by Stefan Abrutat
Don’t get me wrong, I’m a Star Wars fan, just not a frothing, gibbering, Lucas-is-a-Genius type of fan. I don’t go to conventions or dress up as Darth Maul (although I have been known to make the occasional swipe at a passing friend with my motion-sensing iPhone lightsaber audio app, but let’s be honest, who hasn’t?). I’d rather have a root canal than engage in pointless, circuitous, endless debates about how, in later versions, Lucas screwed this bit up or should have left that bit unmolested.
I think George Lucas is a visionary, but not a skilled storyteller. If you look at the cringing narrative faux pas he’s been guilty of over this series of movies, the use of the word “canon” in relation to Star Wars material makes me want to grip the feckless offender’s homemade Jedi bathrobe, pull him in nice and close, and interrogate the skittish adolescent about his lifestyle and language choices.
I can tell you this abiding memory, though: I was eight years old in 1977 when Star Wars came out. My brother and I left the theater with eyes shining, chattering excitedly about the experience. We’d never seen anything like it. Neither had my accompanying mother, who commented, “What a load of rubbish.”
There was an initial dip of disappointment when I considered I had thoroughly enjoyed something my parent dismissed as piffle, but this was rapidly replaced by a surge of rebellion. She didn’t like it, because she didn’t get it. It was the first time I felt the thrill of independence, and considered an adult to be fallible. Star Wars gave me that, and I’ll be forever grateful. However, I somehow doubt driving wedges between parents and their offspring was ever Lucas’ intent…
Anyway, to the Blu-ray pack. Nine discs, one for each of the six movies plus three with additional documentaries, interviews, deleted/extended scenes, etc; all the usual bells and whistles. Two commentary tracks for each movie. No original trilogy theatrical versions and (thank all that is holy) no 1978 Holiday Special.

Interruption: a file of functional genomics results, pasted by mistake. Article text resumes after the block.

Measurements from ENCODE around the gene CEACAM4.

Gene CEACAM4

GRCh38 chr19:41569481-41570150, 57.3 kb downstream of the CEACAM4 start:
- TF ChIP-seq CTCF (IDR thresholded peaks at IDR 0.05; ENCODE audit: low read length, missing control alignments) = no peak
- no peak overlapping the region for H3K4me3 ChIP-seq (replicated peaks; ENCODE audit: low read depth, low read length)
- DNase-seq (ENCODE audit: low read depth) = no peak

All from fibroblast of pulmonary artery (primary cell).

The Infamous Changes
Most of the controversial changes are inconsequential to the casual fan. The most abhorred change made in the 2004 re-release is retained, where Han Solo shoots the bounty hunter in the Cantina self-defensively instead of pre-emptively. Many purists were up in arms about the shallowing damage done to his arc throughout the trilogy. I tend to agree, though I steadfastly refuse to froth.
Puppet Yoda from The Phantom Menace has been wisely replaced by the CGI version from the following prequels.
Darth Vader has an added “NOOOOO!!” when he tosses the Emperor over the balcony, which is just as uncomfortably cringe-inducing as the “NOOOOO!!” squeaked by Hayden Christensen when Anakin Skywalker completes his conversion to a Sith Lord in Revenge of the Sith. Utter, utter Jar Jar Binks-level mistake.
I’m sure there’s many others, but those are the only ones that really stood out for me.
The Sound! Oh, the Sound!
The movies, as one might expect, look magnificent in all their high definition glory, but what really blows me away is the sound. This is DTS-HD Master Audio 6.1 channel surround lossloss (or so I’ve been told). I don’t really know what any of that means but it inspires one word: epic. Watching movies with sound design on this level make you realize just how integral it is in the immersion process.
When that first Star Destroyer passed slowly overhead you can feel it in your marrow. Space battles and fight scenes are a cacophony of ear candy as ships and laser blasts swoosh through the soundscape, rattling fillings and making you jump. Explosions back you up the sofa. If you close your eyes you’re in it.
It’s breathtaking, and honestly whisked me back to that evening when I was eight. Any movie that can stir such emotional childhood memories deserves a coveted place in one’s heart.
$79.99 from most large retailers. Released on September 16th.